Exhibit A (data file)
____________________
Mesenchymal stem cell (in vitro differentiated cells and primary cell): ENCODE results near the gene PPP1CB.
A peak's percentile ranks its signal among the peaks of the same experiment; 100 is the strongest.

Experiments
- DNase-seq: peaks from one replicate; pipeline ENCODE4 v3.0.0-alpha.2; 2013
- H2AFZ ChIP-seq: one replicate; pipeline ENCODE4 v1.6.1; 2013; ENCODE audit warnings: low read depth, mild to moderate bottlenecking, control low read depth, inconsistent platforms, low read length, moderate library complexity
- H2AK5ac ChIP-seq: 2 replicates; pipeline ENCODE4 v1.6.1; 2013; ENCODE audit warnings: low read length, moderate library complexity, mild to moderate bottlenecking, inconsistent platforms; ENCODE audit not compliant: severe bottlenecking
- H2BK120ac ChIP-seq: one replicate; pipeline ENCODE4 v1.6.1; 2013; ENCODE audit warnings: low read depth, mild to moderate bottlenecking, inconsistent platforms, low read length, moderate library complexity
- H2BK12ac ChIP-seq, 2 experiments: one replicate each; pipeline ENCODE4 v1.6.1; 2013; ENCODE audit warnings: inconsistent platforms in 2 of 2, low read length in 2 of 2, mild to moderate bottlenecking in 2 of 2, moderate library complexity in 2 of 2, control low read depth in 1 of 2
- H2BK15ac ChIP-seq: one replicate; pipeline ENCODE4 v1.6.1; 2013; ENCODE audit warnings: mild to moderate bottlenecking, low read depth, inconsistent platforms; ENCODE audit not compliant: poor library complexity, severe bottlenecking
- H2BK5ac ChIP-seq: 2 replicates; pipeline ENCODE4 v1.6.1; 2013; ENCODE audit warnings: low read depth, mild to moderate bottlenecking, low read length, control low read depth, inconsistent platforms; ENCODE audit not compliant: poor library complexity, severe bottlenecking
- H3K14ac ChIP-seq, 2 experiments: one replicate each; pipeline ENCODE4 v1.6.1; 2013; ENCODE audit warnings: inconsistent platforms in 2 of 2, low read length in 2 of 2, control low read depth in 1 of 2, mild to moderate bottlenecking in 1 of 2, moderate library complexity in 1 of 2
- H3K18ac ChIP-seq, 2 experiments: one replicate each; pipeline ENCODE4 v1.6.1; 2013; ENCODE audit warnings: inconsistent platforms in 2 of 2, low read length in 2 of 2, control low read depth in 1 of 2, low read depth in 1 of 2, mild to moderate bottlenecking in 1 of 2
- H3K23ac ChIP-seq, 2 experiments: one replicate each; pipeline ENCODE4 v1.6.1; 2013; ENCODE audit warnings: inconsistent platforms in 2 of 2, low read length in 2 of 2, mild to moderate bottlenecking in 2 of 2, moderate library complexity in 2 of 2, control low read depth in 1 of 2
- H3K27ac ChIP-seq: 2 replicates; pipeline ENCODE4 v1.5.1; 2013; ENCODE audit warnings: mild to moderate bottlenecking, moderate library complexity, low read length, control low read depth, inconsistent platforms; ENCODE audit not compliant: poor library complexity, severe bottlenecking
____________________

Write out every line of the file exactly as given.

Mesenchymal stem cell (in vitro differentiated cells and primary cell): ENCODE results near the gene PPP1CB.
A peak's percentile ranks its signal among the peaks of the same experiment; 100 is the strongest.

Experiments
- DNase-seq: peaks from one replicate; pipeline ENCODE4 v3.0.0-alpha.2; 2013
- H2AFZ ChIP-seq: one replicate; pipeline ENCODE4 v1.6.1; 2013; ENCODE audit warnings: low read depth, mild to moderate bottlenecking, control low read depth, inconsistent platforms, low read length, moderate library complexity
- H2AK5ac ChIP-seq: 2 replicates; pipeline ENCODE4 v1.6.1; 2013; ENCODE audit warnings: low read length, moderate library complexity, mild to moderate bottlenecking, inconsistent platforms; ENCODE audit not compliant: severe bottlenecking
- H2BK120ac ChIP-seq: one replicate; pipeline ENCODE4 v1.6.1; 2013; ENCODE audit warnings: low read depth, mild to moderate bottlenecking, inconsistent platforms, low read length, moderate library complexity
- H2BK12ac ChIP-seq, 2 experiments: one replicate each; pipeline ENCODE4 v1.6.1; 2013; ENCODE audit warnings: inconsistent platforms in 2 of 2, low read length in 2 of 2, mild to moderate bottlenecking in 2 of 2, moderate library complexity in 2 of 2, control low read depth in 1 of 2
- H2BK15ac ChIP-seq: one replicate; pipeline ENCODE4 v1.6.1; 2013; ENCODE audit warnings: mild to moderate bottlenecking, low read depth, inconsistent platforms; ENCODE audit not compliant: poor library complexity, severe bottlenecking
- H2BK5ac ChIP-seq: 2 replicates; pipeline ENCODE4 v1.6.1; 2013; ENCODE audit warnings: low read depth, mild to moderate bottlenecking, low read length, control low read depth, inconsistent platforms; ENCODE audit not compliant: poor library complexity, severe bottlenecking
- H3K14ac ChIP-seq, 2 experiments: one replicate each; pipeline ENCODE4 v1.6.1; 2013; ENCODE audit warnings: inconsistent platforms in 2 of 2, low read length in 2 of 2, control low read depth in 1 of 2, mild to moderate bottlenecking in 1 of 2, moderate library complexity in 1 of 2
- H3K18ac ChIP-seq, 2 experiments: one replicate each; pipeline ENCODE4 v1.6.1; 2013; ENCODE audit warnings: inconsistent platforms in 2 of 2, low read length in 2 of 2, control low read depth in 1 of 2, low read depth in 1 of 2, mild to moderate bottlenecking in 1 of 2
- H3K23ac ChIP-seq, 2 experiments: one replicate each; pipeline ENCODE4 v1.6.1; 2013; ENCODE audit warnings: inconsistent platforms in 2 of 2, low read length in 2 of 2, mild to moderate bottlenecking in 2 of 2, moderate library complexity in 2 of 2, control low read depth in 1 of 2
- H3K27ac ChIP-seq: 2 replicates; pipeline ENCODE4 v1.5.1; 2013; ENCODE audit warnings: mild to moderate bottlenecking, moderate library complexity, low read length, control low read depth, inconsistent platforms; ENCODE audit not compliant: poor library complexity, severe bottlenecking